Seabees and Marines in Puerto Rico help to clear roads
By COURTNEY MABEUS | The Virginian-Pilot | Published: October 8, 2017
PONCE, Puerto RICO (Tribune News Service) -- The metal shovel clanged against the asphalt road Saturday morning as Navy Petty Officer 3rd Class Mark Robbins scooped up a pile of mud and rock and tossed it on the hillside above him.
Sweat had already soaked through the 19-year-old's tan T-shirt and mud streaked his arms. As Robbins continued to dig and toss the muddy mixture, Petty Officer 3rd Class Michael Ellison held traffic at bay.
When Ellison let vehicles pass, several drivers honked, flashed smiles or gave the Seabees the thumbs up.
"I think we're doing a good thing for people that need it," Ellison said.
About a half-hour earlier, Navy Seabees and Marines dropped two front loaders at the intersection of Highway 10, which leads into the mountains from the port city of Ponce, and Route 143, a winding road that serves as a main artery between the municipalities of Adjuntas and Villalba, about 18 miles apart, in the central mountain region.
They will spend the next couple days digging in and clearing mudslides, downed tree limbs, debris and anything else that stands in the way of trucks attempting to deliver food, water and other supplies to the thousands of people who live in places that have, since Hurricane Maria, relied on helicopters for their most basic of needs. Though many roads are now passable, some remain barely so and allow only one lane to get by at a time.
"They can't get to these places without helicopters," said Marine Col. Michael Cuccio as he traveled through the area Saturday to assess needs. "That's why we're doing it for them for now, until we get these routes cleared."
Cuccio is deputy commander of Expeditionary Strike Group 2, which is handling the military's maritime response efforts in the Caribbean.
More than two and a half weeks after Hurricane Maria, recovery is moving forward, but reaching some more slowly than others. Seabees from Joint Expeditionary Base Little Creek's Amphibious Construction Battalion 2 and Construction Battalion Maintenance Unit 202 and members of the 26th Marine Expeditionary Unit, based in Camp Lejeune, N.C., arrived in recent days to help assist the region with getting back on its feet.
Getting there is going to take time, patience and heavy lifting.
Several dozen Seabees and Marines have set up camp at the Port of Ponce, in a building whose corrugated metal roof was partially ripped off by Maria, and in a hangar at the municipal airport.
Clearing roads is just one of the projects here; several sailors from the Virginia Beach-based dock landing ship USS Oak Hill arrived by inflatable boat Saturday to help clear a popular public park of debris. Other sailors will help deliver fuel, water, work on generators and complete other tasks as needed, Pierre Potter, a chief petty officer with the amphibious construction battalion, said.
Groups of Seabees and Marines began working their way in from Adjuntas and Villalba and will meet somewhere in between, before clearing other roadways as needed.
Even before the storm, Route 143 was a challenging, narrow road of frequent switchbacks and low visibility; in some places, vehicles could barely squeeze by each other. Maria made it even more of an obstacle course. Power lines dangled dangerously over the road in many sections, tangled in trees. Hillsides stripped of vegetation have given way to mudslides and tossed trees in drivers' paths.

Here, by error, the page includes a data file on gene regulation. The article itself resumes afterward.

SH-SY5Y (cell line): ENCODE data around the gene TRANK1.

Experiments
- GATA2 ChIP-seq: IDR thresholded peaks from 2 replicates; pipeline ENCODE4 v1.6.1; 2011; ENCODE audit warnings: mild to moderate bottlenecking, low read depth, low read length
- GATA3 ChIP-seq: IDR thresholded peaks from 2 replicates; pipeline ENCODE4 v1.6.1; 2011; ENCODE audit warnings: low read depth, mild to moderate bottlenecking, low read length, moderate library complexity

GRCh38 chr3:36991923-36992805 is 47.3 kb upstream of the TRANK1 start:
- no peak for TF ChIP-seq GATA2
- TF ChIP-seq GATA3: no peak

Riding up into the hills shows a landscape dotted with mostly cement homes that, until recently, may have been hidden. Many roofs have been ripped off, some walls collapsed.
Seabees working with heavy equipment on the western side of Route 143 closer to Adjuntas got a lot of work done before a heavy downpour washed away some of their earlier handiwork. As rain fell, piles of mud collected again on some roadsides.
Ellison groaned when he learned about the mud.
"At least we don't have to camp here," he said.
But the afternoon rain didn't stop these Seabees. That impasse came at about the 5 1/2 -mile mark, where a power line hanging low over the road made it too risky for them to drive their front loaders through. The job of clearing power lines as part of this mission was left to local authorities, sailors said.
Instead, about 10 Seabees unpacked their military field rations, known as MREs, at a combination bar, restaurant, gas station and pool hall on a hilltop that offered sweeping views of the valley below. A couple of older men drank canned beer as some sailors ambled off to shoot pool.
Jamie Harris, a chief petty officer for the construction battalion, flagged down some passing police officers in an attempt to get in touch with the local power company. Cellular communication in the region has not returned since the storm blew it away Sept. 20, along with power.
About 12 miles away, near the eastern end of the route, Angel Domingez, 84, carried a machete as he walked down a hill from where his daughter and son live to watch the action. His home was destroyed by Maria and he said he's now living with another son a few minutes' walk away.
Before the Navy and Marines arrived, community members helped clear roads so they were at least passable.
"It hasn't been so much route clearance as it's been route improvement," Marine Cpl. Callon Conger, 21, said on a stretch of the road that smelled of fresh cut lumber.
Marines and Seabees working there cut and chopped their way through about 1 1/2 miles of the road before calling it a day. As they prepared to leave, employees from the local power company drove up in a battered Jeep.
(c) 2017 The Virginian-Pilot. Distributed by Tribune Content Agency, LLC.